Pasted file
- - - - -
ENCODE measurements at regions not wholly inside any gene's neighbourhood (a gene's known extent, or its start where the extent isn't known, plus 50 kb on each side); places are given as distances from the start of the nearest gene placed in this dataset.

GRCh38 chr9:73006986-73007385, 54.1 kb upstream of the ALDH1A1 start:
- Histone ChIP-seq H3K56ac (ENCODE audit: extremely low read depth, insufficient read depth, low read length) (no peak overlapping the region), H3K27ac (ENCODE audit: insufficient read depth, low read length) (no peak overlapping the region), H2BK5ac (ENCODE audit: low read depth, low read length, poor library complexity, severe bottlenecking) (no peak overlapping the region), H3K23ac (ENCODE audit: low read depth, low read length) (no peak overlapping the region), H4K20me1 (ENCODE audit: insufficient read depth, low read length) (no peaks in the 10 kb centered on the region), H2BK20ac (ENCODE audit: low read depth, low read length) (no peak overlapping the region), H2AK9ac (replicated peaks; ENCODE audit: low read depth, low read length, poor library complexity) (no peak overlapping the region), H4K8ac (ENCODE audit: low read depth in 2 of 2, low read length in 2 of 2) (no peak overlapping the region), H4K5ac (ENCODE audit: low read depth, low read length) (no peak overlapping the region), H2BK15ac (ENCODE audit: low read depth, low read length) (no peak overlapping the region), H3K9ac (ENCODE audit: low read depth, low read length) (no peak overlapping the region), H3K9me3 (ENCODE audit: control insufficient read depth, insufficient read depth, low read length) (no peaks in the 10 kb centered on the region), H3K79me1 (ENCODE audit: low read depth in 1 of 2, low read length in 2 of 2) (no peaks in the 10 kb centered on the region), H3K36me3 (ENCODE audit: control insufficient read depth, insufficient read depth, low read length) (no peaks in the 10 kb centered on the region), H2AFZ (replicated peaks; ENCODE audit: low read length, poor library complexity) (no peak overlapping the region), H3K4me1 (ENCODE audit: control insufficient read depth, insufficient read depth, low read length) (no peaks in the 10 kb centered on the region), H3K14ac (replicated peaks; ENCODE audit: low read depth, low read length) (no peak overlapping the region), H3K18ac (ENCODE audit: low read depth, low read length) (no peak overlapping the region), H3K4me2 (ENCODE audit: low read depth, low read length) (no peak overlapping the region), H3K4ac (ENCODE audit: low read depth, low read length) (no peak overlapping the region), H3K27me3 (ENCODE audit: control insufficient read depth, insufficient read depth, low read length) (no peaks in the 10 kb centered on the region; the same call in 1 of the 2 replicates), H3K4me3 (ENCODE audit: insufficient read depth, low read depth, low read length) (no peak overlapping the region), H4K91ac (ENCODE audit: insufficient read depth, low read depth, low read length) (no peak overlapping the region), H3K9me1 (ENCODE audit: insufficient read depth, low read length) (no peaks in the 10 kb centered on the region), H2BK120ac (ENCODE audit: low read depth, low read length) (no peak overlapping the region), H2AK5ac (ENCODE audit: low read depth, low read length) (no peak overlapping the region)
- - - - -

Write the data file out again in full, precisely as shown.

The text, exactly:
ENCODE measurements at regions not wholly inside any gene's neighbourhood (a gene's known extent, or its start where the extent isn't known, plus 50 kb on each side); places are given as distances from the start of the nearest gene placed in this dataset.

GRCh38 chr9:73006986-73007385, 54.1 kb upstream of the ALDH1A1 start:
- Histone ChIP-seq H3K56ac (ENCODE audit: extremely low read depth, insufficient read depth, low read length) (no peak overlapping the region), H3K27ac (ENCODE audit: insufficient read depth, low read length) (no peak overlapping the region), H2BK5ac (ENCODE audit: low read depth, low read length, poor library complexity, severe bottlenecking) (no peak overlapping the region), H3K23ac (ENCODE audit: low read depth, low read length) (no peak overlapping the region), H4K20me1 (ENCODE audit: insufficient read depth, low read length) (no peaks in the 10 kb centered on the region), H2BK20ac (ENCODE audit: low read depth, low read length) (no peak overlapping the region), H2AK9ac (replicated peaks; ENCODE audit: low read depth, low read length, poor library complexity) (no peak overlapping the region), H4K8ac (ENCODE audit: low read depth in 2 of 2, low read length in 2 of 2) (no peak overlapping the region), H4K5ac (ENCODE audit: low read depth, low read length) (no peak overlapping the region), H2BK15ac (ENCODE audit: low read depth, low read length) (no peak overlapping the region), H3K9ac (ENCODE audit: low read depth, low read length) (no peak overlapping the region), H3K9me3 (ENCODE audit: control insufficient read depth, insufficient read depth, low read length) (no peaks in the 10 kb centered on the region), H3K79me1 (ENCODE audit: low read depth in 1 of 2, low read length in 2 of 2) (no peaks in the 10 kb centered on the region), H3K36me3 (ENCODE audit: control insufficient read depth, insufficient read depth, low read length) (no peaks in the 10 kb centered on the region), H2AFZ (replicated peaks; ENCODE audit: low read length, poor library complexity) (no peak overlapping the region), H3K4me1 (ENCODE audit: control insufficient read depth, insufficient read depth, low read length) (no peaks in the 10 kb centered on the region), H3K14ac (replicated peaks; ENCODE audit: low read depth, low read length) (no peak overlapping the region), H3K18ac (ENCODE audit: low read depth, low read length) (no peak overlapping the region), H3K4me2 (ENCODE audit: low read depth, low read length) (no peak overlapping the region), H3K4ac (ENCODE audit: low read depth, low read length) (no peak overlapping the region), H3K27me3 (ENCODE audit: control insufficient read depth, insufficient read depth, low read length) (no peaks in the 10 kb centered on the region; the same call in 1 of the 2 replicates), H3K4me3 (ENCODE audit: insufficient read depth, low read depth, low read length) (no peak overlapping the region), H4K91ac (ENCODE audit: insufficient read depth, low read depth, low read length) (no peak overlapping the region), H3K9me1 (ENCODE audit: insufficient read depth, low read length) (no peaks in the 10 kb centered on the region), H2BK120ac (ENCODE audit: low read depth, low read length) (no peak overlapping the region), H2AK5ac (ENCODE audit: low read depth, low read length) (no peak overlapping the region)